Finally, it may seem unfair to mention this in a software comparison piece, but the iPhone’s camera has for many years been putting Android manufacturers to shame: In speed, in quality, in pretty much every area that matters, Apple is ahead of the competition here, even if it isn’t necessarily the fault of the Android software.
Nearly a couple of thousand words later, and in some ways we’ve barely started to scratch the surface of iOS vs Android—that’s an indication of how these smartphone OSes have expanded in scope and influence, and how versatile the modern-day mobile phone actually is.
Read through some of the iOS vs Android thought pieces on the web and you’ll find that a lot of the time it’s the small differences that count: The positioning of a button, or the way a specific feature is handled, or a reliance on one particular app or another.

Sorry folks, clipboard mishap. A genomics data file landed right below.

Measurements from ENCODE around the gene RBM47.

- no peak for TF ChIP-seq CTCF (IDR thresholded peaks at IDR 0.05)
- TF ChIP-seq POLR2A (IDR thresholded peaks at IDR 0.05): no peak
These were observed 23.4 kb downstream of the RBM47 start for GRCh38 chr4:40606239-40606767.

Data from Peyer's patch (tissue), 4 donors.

Yet get above that minutiae and you find that Apple and Google have fundamentally different ideas about the way that software, hardware, the web, user data and privacy should be handled. On one level, iOS and Android have never been more similar; on many others, they’ve never been further apart.
As Google and Apple borrow features from each other, and both these mobile OSes get better and more mature, choosing between them has become less about comparing a checklist of features and more about everything that’s beyond iOS and Android—in 2015 it involves choosing an ecosystem, choosing who to trust with your data, and choosing how you want to live your digital life across smartphones, computers and the web.
Background image via Ryan McLaughlin / Flickr under CC Attribution-NoDerivs 2.0 Generic